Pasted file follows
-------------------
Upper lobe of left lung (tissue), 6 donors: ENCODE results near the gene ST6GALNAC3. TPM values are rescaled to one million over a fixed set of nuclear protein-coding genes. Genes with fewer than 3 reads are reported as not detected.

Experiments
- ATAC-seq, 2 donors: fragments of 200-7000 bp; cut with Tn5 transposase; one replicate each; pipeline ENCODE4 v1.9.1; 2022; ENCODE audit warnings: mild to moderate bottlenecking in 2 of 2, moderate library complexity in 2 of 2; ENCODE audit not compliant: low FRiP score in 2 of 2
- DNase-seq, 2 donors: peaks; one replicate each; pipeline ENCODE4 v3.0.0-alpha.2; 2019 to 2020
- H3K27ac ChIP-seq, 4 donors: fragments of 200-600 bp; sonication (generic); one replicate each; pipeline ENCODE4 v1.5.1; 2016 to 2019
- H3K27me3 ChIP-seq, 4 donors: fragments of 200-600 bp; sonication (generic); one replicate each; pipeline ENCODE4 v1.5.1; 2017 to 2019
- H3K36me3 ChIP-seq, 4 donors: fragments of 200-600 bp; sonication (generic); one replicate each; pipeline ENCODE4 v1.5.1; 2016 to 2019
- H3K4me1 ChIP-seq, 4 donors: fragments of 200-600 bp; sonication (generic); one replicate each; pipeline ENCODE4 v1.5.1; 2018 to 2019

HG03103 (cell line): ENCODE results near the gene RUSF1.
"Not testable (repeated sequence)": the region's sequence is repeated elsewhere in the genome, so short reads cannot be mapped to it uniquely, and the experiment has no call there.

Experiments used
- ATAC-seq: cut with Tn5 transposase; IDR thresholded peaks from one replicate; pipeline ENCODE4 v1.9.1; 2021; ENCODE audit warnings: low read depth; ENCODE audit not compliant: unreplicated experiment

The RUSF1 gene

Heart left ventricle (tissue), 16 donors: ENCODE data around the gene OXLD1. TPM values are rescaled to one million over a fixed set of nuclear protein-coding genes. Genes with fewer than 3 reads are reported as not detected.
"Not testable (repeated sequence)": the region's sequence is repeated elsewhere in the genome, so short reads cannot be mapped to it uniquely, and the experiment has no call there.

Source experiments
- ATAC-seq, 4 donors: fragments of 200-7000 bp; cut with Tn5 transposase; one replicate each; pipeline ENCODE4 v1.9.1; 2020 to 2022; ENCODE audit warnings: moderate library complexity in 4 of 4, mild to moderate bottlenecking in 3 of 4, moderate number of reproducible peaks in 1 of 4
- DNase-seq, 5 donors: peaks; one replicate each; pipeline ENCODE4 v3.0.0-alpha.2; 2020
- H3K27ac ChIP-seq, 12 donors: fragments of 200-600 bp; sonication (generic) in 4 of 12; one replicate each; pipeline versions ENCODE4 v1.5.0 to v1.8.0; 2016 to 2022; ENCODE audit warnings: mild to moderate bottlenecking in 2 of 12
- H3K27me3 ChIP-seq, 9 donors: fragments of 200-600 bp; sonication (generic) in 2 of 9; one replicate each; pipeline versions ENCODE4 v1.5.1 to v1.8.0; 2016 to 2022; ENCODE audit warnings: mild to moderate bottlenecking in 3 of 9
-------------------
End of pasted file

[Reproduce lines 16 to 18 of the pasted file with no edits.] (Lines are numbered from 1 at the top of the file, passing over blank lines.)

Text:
Source experiments
- ATAC-seq, 4 donors: fragments of 200-7000 bp; cut with Tn5 transposase; one replicate each; pipeline ENCODE4 v1.9.1; 2020 to 2022; ENCODE audit warnings: moderate library complexity in 4 of 4, mild to moderate bottlenecking in 3 of 4, moderate number of reproducible peaks in 1 of 4
- DNase-seq, 5 donors: peaks; one replicate each; pipeline ENCODE4 v3.0.0-alpha.2; 2020